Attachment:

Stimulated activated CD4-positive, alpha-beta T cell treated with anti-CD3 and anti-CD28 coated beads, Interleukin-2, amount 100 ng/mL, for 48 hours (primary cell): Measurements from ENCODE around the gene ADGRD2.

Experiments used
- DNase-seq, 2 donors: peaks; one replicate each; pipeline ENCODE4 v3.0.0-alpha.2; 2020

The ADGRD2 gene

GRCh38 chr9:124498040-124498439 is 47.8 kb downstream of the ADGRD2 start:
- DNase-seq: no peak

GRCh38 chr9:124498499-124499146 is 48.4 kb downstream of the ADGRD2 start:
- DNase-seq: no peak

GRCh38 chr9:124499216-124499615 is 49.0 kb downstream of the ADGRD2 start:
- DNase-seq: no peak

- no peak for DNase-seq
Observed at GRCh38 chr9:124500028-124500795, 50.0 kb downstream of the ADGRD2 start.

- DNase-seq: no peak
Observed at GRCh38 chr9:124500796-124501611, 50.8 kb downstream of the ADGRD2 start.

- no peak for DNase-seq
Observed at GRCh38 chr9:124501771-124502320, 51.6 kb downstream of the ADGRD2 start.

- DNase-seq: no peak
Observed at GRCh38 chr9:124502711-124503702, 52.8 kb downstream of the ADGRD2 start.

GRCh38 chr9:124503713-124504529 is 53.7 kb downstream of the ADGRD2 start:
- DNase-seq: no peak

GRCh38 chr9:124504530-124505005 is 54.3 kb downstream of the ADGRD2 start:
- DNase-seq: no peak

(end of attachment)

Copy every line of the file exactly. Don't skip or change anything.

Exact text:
Stimulated activated CD4-positive, alpha-beta T cell treated with anti-CD3 and anti-CD28 coated beads, Interleukin-2, amount 100 ng/mL, for 48 hours (primary cell): Measurements from ENCODE around the gene ADGRD2.

Experiments used
- DNase-seq, 2 donors: peaks; one replicate each; pipeline ENCODE4 v3.0.0-alpha.2; 2020

The ADGRD2 gene

GRCh38 chr9:124498040-124498439 is 47.8 kb downstream of the ADGRD2 start:
- DNase-seq: no peak

GRCh38 chr9:124498499-124499146 is 48.4 kb downstream of the ADGRD2 start:
- DNase-seq: no peak

GRCh38 chr9:124499216-124499615 is 49.0 kb downstream of the ADGRD2 start:
- DNase-seq: no peak

- no peak for DNase-seq
Observed at GRCh38 chr9:124500028-124500795, 50.0 kb downstream of the ADGRD2 start.

- DNase-seq: no peak
Observed at GRCh38 chr9:124500796-124501611, 50.8 kb downstream of the ADGRD2 start.

- no peak for DNase-seq
Observed at GRCh38 chr9:124501771-124502320, 51.6 kb downstream of the ADGRD2 start.

- DNase-seq: no peak
Observed at GRCh38 chr9:124502711-124503702, 52.8 kb downstream of the ADGRD2 start.

GRCh38 chr9:124503713-124504529 is 53.7 kb downstream of the ADGRD2 start:
- DNase-seq: no peak

GRCh38 chr9:124504530-124505005 is 54.3 kb downstream of the ADGRD2 start:
- DNase-seq: no peak